Gerry Cooper: Started Norfolk Upholstery and worked on the Royal Yacht Britannia

Specialist furniture maker and upholsterer, Gerry Cooper, who has died aged 88, built up a thriving business in Norwich.

His range of hand-made, stitched and finished suites and sofas, using traditional beechwood frames from Heacham in west Norfolk, were sold around the country in the late 1960s and early 1970s.

At the height of demand for quality furniture, Anglian Furnishing, then based in Diamond Road, Norwich, employed about 50 staff including four women, who worked full-time filling and stitching seat cushions.

They made between 300 and 350 suites a week until a disastrous fire put paid to the business.

Born in Norwich in 1922, Victor Gerald Cooper, always known as Gerry, was one of seven children. He went to the Norman School, where incidentally his only son, Michael, later attended.

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He became an apprentice coach trimmer with Mann Egerton, fitting and repairing upholstery on cars including Rolls-Royces.

He also worked on a refit of the Royal Yacht Britannia but always complained that he had never been fully paid for his upholstery efforts.

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During the second world war, he fitted canopies for military vehicles.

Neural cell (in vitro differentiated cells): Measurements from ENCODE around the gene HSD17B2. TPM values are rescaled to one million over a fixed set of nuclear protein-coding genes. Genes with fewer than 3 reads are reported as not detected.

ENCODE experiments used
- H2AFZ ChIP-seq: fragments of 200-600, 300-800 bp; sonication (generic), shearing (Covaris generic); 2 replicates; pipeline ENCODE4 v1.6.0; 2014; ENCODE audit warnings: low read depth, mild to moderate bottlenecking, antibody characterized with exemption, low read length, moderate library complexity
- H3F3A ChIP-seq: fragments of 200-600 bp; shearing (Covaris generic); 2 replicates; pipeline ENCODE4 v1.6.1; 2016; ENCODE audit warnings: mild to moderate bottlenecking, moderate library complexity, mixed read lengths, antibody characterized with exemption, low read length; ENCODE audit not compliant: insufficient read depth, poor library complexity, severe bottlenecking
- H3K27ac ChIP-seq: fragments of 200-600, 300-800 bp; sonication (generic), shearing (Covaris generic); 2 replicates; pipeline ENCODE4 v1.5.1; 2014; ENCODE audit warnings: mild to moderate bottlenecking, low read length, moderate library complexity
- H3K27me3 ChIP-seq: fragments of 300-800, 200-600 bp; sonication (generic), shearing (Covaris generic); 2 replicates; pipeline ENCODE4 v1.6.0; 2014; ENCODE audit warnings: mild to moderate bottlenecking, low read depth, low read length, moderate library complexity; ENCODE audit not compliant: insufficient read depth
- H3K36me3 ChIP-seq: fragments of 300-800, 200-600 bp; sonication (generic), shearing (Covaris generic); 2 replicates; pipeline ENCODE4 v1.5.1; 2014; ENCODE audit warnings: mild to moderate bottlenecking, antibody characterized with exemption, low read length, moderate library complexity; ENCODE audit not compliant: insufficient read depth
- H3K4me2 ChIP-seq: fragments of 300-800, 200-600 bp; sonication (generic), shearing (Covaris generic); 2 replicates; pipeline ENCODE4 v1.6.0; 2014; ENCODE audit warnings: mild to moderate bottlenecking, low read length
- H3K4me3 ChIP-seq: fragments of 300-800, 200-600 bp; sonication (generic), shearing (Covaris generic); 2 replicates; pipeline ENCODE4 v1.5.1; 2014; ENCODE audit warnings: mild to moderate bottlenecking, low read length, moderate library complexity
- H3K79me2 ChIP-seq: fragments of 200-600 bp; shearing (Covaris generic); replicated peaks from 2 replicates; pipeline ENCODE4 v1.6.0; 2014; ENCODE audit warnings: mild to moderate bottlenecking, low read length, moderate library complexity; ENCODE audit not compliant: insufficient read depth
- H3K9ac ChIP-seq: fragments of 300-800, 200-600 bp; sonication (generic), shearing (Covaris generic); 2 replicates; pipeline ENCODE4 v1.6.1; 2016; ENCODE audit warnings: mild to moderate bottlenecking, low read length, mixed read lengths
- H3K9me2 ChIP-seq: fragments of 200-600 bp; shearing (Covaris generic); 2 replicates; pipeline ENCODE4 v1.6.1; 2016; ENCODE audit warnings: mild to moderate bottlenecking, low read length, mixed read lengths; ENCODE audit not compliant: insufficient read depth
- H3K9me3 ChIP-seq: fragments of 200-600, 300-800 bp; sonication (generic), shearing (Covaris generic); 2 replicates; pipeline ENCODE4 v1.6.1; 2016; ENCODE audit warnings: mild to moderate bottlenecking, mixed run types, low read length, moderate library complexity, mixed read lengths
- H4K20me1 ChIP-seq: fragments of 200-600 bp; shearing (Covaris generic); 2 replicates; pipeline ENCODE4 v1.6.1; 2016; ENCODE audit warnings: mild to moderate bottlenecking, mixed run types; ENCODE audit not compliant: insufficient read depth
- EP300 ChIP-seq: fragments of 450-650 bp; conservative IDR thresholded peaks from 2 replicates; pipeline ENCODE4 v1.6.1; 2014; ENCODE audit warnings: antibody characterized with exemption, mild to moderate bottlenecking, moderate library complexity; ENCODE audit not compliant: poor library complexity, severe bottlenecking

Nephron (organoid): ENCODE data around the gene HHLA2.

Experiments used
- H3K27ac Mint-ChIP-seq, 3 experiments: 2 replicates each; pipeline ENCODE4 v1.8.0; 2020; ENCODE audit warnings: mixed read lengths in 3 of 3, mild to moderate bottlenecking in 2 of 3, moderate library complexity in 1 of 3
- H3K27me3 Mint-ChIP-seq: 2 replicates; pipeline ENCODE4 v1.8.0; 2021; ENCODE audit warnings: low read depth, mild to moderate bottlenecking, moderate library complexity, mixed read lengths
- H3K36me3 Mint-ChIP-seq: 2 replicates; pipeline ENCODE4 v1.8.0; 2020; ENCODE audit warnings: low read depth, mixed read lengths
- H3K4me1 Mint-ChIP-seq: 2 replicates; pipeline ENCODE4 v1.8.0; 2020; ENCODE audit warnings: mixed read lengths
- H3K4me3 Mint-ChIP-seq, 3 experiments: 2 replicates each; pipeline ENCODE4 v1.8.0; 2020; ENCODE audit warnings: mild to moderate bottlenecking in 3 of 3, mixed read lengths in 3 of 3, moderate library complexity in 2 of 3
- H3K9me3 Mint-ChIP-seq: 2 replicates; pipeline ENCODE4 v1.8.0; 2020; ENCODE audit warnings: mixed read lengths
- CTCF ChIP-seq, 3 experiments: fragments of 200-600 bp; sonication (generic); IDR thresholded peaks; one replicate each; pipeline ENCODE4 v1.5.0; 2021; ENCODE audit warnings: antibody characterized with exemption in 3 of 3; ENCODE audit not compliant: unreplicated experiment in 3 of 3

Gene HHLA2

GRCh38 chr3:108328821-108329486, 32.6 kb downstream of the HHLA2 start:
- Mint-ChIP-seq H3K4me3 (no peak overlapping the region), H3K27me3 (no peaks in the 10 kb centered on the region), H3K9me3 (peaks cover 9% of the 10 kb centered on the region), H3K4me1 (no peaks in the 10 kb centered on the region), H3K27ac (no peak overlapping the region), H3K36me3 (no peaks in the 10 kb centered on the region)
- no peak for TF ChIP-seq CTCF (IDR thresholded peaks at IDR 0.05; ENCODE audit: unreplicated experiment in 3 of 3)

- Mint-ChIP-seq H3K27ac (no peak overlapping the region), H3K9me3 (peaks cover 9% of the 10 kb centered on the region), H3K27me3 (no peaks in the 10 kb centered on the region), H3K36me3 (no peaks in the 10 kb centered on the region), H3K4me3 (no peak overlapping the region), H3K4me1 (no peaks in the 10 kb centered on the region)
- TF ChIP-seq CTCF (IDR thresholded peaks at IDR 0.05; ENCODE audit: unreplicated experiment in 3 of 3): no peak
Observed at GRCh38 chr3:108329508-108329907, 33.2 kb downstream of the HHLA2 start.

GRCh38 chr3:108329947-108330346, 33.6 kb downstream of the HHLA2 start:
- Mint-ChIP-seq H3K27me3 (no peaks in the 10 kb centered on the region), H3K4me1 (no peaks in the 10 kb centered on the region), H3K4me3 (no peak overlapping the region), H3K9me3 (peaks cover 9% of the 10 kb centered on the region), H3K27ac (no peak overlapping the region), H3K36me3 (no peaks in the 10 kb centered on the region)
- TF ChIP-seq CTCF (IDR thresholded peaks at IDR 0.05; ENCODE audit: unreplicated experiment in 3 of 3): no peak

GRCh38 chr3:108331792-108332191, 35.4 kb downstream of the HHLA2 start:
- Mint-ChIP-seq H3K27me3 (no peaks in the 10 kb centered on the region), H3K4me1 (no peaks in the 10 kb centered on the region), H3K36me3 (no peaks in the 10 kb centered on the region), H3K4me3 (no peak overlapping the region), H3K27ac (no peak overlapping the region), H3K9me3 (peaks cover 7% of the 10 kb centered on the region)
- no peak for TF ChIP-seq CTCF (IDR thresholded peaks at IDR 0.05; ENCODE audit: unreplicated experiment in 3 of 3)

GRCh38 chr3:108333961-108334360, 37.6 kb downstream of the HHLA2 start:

After the war, he started to specialise in domestic upholstery, working from a small shop in St George's.

He started what became Anglian Furnishing in a small woodyard off the Aylsham Road in the early 1960s with just two members of staff.

As demand increased, he was encouraged by outside investors to expand, initially into premises at Woodside Road (now the home of a snooker club) in 1966.

Then about six years later, bigger premises at Diamond Road were taken.

When this business failed, he started Norfolk Upholstery, originally from a small unit at Hevingham, in 1974.

As it specialised in the traditional upholstery, it became successful and a year later moved to a new factory in Javelin Road on the Norwich Airport industrial estate, Norwich, which is now run by his son.

He continued working well into his 70s as the business concentrated on repairing and restoring traditional seating, domestic and antique, alongside making furniture for hotels and restaurants.

His wife, Catherine, predeceased. They had six daughters and a middle son, and a total of 52 grandchildren and great-grandchildren.

He is survived by his youngest brother, Brian.

A funeral service has been held.

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